The United States is not ready to declare the new coronavirus a public health emergency, health officials said Tuesday, although the option is available should the situation in the U.S. change.
"I'll do it when it's appropriate," Alex Azar, secretary of Health and Human Services, said during a news conference.
"It's very important to remember where we are right now," Azar continued, noting that only five people in the U.S. have been diagnosed with coronavirus, all of whom traveled to Wuhan, China, thought to be where the outbreak originated.
There's no evidence of human-to-human transmission documented in the U.S.
While viruses are unpredictable, Azar explained, "The risk to any individual American is extremely low" at this time.
Several Congress members have called on HHS to declare coronavirus a public health emergency in order to free up additional CDC funding to address the virus.
In the meantime, the U.S. is stepping up airport screenings, as well as diagnostic and treatment efforts on U.S. soil.
Airport screenings are being expanded to 20 airports -- passengers will be monitored for signs of illness, and travelers from China will be educated on coronavirus, in case they develop symptoms. Any traveler who's visited China and who develops respiratory symptoms should contact their health care provider.
Health care workers caring for individuals with coronavirus, as well as those around them, should be vigilant about their health.
There is still a lot we don't know about the virus, according to HHS.
Health officials are still determining how infectious the new coronavirus is, as well as how long its incubation period lasts. For now, that incubation period is thought to be between two and 14 days, a wide range. There's also the question of how severe it is. Current disease assessments are based on early cases, and those cases are likely to be among the most severe, since patients sought out health care treatment.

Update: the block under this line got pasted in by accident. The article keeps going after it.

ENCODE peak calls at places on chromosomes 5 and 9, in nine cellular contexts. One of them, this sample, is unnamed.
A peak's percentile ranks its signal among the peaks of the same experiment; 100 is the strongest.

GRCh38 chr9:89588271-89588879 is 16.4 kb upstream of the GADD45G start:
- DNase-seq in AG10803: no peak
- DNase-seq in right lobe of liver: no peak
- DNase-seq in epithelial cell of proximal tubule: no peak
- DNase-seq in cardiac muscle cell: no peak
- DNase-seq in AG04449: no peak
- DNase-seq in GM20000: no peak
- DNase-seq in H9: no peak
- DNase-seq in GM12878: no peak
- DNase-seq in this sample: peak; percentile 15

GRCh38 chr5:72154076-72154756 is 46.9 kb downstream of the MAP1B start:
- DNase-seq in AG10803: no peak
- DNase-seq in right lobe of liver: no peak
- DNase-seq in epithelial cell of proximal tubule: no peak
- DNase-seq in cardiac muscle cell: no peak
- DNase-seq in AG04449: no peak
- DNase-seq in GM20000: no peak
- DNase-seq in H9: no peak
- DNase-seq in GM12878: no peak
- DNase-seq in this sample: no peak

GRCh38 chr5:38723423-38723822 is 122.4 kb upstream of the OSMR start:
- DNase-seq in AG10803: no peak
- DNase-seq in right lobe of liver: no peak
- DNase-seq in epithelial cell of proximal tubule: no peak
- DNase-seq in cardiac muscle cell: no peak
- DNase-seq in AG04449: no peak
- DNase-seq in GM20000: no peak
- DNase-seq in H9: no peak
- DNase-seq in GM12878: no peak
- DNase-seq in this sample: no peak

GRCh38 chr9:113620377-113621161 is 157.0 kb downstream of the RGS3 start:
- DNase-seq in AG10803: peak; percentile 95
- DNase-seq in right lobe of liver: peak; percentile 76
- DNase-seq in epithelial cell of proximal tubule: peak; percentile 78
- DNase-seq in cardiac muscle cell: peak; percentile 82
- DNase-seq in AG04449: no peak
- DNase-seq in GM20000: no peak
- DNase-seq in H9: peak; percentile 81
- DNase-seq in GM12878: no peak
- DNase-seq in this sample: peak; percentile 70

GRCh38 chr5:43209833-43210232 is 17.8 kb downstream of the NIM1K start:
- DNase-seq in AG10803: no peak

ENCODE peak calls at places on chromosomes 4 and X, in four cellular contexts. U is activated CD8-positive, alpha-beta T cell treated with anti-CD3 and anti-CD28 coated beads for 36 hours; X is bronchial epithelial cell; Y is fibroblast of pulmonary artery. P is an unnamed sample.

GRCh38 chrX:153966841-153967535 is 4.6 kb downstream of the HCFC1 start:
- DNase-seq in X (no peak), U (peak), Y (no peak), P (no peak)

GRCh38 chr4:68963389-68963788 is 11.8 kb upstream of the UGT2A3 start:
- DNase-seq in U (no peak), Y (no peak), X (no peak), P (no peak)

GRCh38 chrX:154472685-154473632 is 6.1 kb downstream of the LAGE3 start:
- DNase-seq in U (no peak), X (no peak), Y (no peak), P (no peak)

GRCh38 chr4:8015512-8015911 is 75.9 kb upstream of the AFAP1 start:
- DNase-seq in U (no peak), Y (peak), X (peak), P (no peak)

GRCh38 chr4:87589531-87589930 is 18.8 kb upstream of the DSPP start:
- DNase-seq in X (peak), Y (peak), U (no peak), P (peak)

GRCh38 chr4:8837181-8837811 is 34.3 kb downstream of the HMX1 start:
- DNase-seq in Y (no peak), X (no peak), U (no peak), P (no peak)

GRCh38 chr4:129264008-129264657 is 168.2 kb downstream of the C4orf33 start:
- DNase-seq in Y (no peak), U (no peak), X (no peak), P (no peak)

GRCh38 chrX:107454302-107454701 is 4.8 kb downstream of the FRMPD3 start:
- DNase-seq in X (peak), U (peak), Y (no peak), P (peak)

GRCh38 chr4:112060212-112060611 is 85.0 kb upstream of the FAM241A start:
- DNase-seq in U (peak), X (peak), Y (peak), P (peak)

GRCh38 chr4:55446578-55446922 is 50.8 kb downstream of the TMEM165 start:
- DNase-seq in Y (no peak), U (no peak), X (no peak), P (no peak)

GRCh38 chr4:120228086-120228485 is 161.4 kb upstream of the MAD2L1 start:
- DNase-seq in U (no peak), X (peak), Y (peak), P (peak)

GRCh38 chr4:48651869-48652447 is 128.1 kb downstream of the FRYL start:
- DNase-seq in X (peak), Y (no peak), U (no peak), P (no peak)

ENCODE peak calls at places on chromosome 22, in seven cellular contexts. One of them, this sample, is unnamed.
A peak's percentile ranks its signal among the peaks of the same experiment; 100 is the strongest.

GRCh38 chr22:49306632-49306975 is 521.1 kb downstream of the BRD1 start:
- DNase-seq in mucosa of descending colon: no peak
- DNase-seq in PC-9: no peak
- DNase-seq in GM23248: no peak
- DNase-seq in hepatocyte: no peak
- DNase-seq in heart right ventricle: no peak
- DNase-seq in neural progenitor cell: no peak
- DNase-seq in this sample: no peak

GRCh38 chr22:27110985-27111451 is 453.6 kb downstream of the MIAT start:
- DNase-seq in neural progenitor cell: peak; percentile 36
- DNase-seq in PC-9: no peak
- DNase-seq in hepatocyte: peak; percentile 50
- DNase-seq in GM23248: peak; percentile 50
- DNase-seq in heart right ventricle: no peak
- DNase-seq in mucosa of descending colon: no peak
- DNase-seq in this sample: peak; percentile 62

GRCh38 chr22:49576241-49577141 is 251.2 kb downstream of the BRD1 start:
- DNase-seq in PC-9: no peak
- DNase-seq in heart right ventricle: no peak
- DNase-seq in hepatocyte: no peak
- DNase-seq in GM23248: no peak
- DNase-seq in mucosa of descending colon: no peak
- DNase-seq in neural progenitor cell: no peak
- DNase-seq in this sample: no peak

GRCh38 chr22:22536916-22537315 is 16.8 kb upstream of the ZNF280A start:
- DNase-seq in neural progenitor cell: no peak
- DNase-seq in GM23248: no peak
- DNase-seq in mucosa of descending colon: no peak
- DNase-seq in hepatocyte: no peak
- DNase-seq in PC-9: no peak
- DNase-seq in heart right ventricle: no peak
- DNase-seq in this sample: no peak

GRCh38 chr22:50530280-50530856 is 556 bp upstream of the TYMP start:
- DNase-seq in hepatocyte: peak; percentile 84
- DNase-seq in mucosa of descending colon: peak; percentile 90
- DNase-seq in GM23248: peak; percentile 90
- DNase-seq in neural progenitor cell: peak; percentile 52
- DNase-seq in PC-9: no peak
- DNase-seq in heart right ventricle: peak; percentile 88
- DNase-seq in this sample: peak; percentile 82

While China has reported evidence of coronavirus transmission in asymptomatic individuals, the Centers for Disease Control and Prevention has not been able to review that data and can't confirm it, Dr. Robert Redfield, director of the CDC, said during the news conference.
Even if that asymptomatic transmission is confirmed, Dr. Anthony Fauci, director of the National Institute of Allergy and Infectious Diseases, stressed that asymptomatic transmission is not health officials' primary concern.
"In all the history of respiratory viruses, asymptomatic transmission has never been the driver of outbreaks," Fauci said. "An epidemic is not driven by asymptomatic carriers."
In addition to a diagnostic test the CDC is developing to share with states and local health departments, the NIH is working to develop a vaccine. While a vaccine would take roughly months three months to develop and additional time to test, the agency wants to be prepared for a worst-case scenario.
The number of dead from the new viral disease includes the first death in, Beijing, the nation's capital, along with two dozen others in central China's Hubei province, where the first cases were detected in December.
The epicenter of the outbreak is Wuhan, the sprawling capital of Hubei province, which Chinese authorities have placed on lockdown in an effort to contain the outbreak. With the influx of patients seeking treatment, the city is racing to build a 1,000-bed hospital by Feb. 3. A second 1,300-bed hospital is expected to be finished later in February.
Hong Kong leader Carrie Lam announced at a press conference Tuesday that train service to mainland China will be halted, starting at midnight Thursday. Lam said two train stations connecting the semi-autonomous Chinese city to the mainland also would be closed and some flights would be canceled.
The outbreak has spread overseas, with cases confirmed in more than a dozen other countries.
The U.S. Consulate in Wuhan will evacuate its staff along with their families and some other Americans on Wednesday morning, a spokesperson for the U.S. Department of State told ABC News. That charter flight will travel to California's Ontario International Airport, where everyone on board will be screened for symptoms at the airport prior to leaving. They'll also be subject to additional screening, observation and monitoring requirements by the CDC.
The U.S. Department of State issued a new travel advisory on Monday urging Americans to reconsider traveling to any part of China due to the disease, rather than just to Wuhan and other affected areas. U.S. citizens are advised not to travel to Hubei province.
The new coronovirus causes symptoms similar to pneumonia that can range from mild, such as a slight cough, to more severe, including fever and difficulty breathing, according to the CDC.
ABC News' Conor Finnegan and Joseph Simonetti contributed to this report.